I recently pulled up a worklog I was keeping in 2008-2009, and I found 18 meetings scheduled over a 9 month period discussing why Flickr’s API was poorly designed and when we’d be shutting it down and migrating it to the YOS Web Services Standard. That kind of stuff slows you down. Especially when you’re being starved for resources.”
Bought by Yahoo in 2007 for $10m and closed in May 2011.
Another example of an acquisition that could have provided first-mover advantage. As was also the case with Upcoming (bought by Yahoo in 2005) which allowed people to share plans and attendance at events, with group features and sharing that came before Eventful, Meetup, and Google-launched Schemer (which went live just this month).
But back to MyBlogLog. Again the business merged Yahoo and MyBlogLog accounts, but co-founder Eric Marcoullier explained that the technology was under-used. 37signals’ Marc Gayle highlights Marcouillier’s comment at the time that:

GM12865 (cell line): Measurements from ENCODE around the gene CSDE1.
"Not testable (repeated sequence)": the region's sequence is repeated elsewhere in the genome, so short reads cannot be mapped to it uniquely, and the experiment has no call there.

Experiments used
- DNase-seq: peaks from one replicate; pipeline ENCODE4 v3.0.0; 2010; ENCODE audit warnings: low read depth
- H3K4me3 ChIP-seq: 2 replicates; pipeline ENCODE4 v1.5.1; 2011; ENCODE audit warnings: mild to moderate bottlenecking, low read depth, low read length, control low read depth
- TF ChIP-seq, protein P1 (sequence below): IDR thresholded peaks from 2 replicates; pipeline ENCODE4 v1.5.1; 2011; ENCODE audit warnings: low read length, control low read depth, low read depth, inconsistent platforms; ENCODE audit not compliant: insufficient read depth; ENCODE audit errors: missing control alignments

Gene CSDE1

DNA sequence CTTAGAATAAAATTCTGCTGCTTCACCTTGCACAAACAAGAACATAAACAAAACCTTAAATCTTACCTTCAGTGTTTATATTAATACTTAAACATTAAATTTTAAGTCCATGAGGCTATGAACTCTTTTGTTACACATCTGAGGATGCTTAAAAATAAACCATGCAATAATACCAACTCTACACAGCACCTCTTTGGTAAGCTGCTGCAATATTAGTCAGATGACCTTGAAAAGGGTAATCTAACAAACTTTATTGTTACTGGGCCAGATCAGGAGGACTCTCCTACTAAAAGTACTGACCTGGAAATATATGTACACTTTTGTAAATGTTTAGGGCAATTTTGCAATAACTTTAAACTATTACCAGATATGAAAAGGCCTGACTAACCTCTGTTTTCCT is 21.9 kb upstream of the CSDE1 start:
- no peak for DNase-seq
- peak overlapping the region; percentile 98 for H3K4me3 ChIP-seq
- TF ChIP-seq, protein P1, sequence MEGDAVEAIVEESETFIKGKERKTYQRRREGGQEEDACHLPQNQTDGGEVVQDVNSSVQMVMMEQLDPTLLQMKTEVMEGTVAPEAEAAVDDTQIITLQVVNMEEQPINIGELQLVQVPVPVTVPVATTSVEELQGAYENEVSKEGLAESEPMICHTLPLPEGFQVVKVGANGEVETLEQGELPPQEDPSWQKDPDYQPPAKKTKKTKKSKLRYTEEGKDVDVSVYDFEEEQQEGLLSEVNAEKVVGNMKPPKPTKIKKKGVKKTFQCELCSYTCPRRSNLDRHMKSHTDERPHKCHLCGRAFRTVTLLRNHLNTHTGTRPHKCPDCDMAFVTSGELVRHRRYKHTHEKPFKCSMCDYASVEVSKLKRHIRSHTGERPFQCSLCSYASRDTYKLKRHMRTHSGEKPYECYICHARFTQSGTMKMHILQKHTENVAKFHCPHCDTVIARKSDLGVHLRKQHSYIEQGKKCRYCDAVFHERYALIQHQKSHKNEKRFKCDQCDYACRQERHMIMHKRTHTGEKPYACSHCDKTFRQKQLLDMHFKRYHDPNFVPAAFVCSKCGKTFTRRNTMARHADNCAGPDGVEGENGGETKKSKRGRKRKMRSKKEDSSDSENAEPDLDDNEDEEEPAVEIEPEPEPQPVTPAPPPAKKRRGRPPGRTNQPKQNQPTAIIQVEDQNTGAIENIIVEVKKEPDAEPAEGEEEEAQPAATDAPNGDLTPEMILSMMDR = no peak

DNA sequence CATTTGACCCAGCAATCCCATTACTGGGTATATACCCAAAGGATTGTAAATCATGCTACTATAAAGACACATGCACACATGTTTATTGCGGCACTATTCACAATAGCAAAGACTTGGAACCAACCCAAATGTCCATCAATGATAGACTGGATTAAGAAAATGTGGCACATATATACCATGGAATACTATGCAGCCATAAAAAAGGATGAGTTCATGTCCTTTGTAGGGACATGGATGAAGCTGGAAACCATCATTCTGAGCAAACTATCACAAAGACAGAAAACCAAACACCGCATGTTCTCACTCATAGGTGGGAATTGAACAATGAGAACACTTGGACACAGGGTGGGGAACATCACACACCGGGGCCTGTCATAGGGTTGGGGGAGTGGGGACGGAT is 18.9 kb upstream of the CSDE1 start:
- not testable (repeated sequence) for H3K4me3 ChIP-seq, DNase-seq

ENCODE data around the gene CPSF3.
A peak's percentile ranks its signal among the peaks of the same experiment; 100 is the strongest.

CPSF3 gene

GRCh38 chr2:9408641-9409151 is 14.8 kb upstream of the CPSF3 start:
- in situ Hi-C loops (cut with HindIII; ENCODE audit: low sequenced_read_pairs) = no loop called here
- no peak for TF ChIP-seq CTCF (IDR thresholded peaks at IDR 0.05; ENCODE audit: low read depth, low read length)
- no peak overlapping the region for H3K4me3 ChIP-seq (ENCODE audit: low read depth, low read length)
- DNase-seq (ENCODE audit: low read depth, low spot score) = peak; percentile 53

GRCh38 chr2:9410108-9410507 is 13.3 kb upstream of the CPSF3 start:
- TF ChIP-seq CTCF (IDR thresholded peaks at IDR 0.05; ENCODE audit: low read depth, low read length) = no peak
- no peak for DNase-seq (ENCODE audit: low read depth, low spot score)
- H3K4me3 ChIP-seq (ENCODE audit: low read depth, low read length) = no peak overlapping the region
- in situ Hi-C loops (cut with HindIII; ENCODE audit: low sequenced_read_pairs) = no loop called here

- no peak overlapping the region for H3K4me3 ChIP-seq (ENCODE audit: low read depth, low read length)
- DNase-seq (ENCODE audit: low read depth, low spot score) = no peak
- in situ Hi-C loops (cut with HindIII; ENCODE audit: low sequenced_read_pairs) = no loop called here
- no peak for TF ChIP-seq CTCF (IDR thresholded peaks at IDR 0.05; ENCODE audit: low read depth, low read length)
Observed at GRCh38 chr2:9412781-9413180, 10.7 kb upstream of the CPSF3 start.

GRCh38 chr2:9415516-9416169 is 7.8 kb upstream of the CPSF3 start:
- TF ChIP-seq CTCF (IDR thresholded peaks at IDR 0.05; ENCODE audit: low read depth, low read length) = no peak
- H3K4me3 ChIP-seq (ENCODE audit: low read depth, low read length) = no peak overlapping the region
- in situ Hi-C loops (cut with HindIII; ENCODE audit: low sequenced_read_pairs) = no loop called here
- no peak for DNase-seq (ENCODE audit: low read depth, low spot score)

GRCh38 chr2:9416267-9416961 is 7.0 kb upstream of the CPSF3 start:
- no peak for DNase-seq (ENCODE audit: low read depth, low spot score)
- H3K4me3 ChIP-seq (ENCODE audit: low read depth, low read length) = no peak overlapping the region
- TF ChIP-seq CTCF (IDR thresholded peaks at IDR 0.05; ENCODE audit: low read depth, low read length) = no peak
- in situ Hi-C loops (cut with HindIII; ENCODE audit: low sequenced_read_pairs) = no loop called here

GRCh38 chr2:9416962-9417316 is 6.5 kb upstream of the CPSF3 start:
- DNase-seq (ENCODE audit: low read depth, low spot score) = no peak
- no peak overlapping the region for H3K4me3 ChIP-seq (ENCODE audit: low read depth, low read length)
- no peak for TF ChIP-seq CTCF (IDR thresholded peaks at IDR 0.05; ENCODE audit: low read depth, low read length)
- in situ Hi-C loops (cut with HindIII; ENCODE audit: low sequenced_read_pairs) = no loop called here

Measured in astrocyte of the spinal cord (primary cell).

The site was so long neglected, so far behind from Facebook, Twitter and other social networking sites. Thus, the only way is to close this site.”
RWW’s Marshall Kirkpatrick said of the closure: “Imagine getting a feed of the LinkedIn job titles of all your recent readers and presenting that to a blog’s advertisers. Both analytically and financially, there was so much potential in MyBlogLog.”
Acquired in 2007 for $672m, sold in 2008 for ‘less than $100m’
Yahoo acquired Kelkoo to boost its e-commerce and search-related marketing services in Europe. The plan was for Yahoo use its own search technology and the commercial search capabilities (which it acquired through its purchase of Overture) to take advantage of the growth of online comparison shopping.
However, yet more waiting around meant that the company lost much of its momentum after the acquisition in the face of significant competition.
Founder and ex-CEO of Kelkoo Pierre Chappaz refused to name the price it was eventually sold for the second time around, but said it was “below £100m”.
The difference is the price of management incompetence that led Yahoo’s (stock price to fall) below $9.”